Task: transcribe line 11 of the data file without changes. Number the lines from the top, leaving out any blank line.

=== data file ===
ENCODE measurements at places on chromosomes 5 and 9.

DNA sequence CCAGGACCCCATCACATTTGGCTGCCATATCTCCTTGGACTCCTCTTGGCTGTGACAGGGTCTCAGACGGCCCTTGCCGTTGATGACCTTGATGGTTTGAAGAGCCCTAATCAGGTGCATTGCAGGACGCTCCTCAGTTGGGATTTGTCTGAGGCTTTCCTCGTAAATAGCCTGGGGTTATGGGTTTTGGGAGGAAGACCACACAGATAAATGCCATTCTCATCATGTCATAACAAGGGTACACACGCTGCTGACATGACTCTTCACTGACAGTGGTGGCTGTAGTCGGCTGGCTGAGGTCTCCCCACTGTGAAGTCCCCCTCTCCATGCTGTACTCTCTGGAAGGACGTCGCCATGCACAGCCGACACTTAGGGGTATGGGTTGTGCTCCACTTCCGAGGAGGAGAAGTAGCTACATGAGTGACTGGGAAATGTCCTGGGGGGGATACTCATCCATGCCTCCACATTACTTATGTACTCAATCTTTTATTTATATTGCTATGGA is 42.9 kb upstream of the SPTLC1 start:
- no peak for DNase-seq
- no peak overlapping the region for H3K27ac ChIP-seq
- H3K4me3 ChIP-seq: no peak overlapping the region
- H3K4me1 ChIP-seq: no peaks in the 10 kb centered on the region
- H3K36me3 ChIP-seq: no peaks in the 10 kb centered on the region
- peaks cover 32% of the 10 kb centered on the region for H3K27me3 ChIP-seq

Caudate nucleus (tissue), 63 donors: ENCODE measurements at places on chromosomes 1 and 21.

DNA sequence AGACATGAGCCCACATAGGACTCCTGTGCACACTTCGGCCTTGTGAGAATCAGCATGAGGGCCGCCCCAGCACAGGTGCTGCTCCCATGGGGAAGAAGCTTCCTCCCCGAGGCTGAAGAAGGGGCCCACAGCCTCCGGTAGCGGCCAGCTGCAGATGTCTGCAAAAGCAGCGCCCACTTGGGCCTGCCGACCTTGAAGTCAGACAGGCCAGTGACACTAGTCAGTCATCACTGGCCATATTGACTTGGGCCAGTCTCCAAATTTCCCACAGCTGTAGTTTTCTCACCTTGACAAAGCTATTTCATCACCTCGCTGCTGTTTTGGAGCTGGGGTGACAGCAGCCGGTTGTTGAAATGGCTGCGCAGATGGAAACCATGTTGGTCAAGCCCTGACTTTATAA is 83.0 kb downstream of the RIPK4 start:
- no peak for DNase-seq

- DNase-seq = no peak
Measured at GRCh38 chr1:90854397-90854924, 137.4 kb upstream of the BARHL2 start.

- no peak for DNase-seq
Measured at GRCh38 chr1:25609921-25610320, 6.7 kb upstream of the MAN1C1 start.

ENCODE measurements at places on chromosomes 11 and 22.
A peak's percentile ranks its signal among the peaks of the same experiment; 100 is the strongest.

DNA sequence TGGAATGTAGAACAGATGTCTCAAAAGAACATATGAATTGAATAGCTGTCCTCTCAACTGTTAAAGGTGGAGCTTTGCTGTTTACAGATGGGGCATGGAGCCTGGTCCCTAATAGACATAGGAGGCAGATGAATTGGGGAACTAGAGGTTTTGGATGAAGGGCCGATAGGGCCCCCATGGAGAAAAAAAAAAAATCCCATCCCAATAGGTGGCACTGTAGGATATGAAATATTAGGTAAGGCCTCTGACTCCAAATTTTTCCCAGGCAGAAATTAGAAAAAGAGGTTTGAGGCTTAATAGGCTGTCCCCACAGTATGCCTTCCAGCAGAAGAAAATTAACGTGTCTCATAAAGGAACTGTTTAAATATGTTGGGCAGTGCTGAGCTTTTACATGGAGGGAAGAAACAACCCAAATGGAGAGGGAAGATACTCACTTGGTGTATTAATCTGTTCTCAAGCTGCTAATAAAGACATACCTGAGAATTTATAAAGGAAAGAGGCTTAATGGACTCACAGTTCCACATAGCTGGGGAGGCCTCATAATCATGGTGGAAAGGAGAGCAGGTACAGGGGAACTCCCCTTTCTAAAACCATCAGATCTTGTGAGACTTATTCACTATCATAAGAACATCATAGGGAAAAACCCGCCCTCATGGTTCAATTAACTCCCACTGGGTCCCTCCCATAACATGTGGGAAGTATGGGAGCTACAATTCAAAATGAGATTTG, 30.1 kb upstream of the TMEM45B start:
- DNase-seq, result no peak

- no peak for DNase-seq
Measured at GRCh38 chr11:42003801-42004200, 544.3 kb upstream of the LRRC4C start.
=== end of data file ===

- no peak for DNase-seq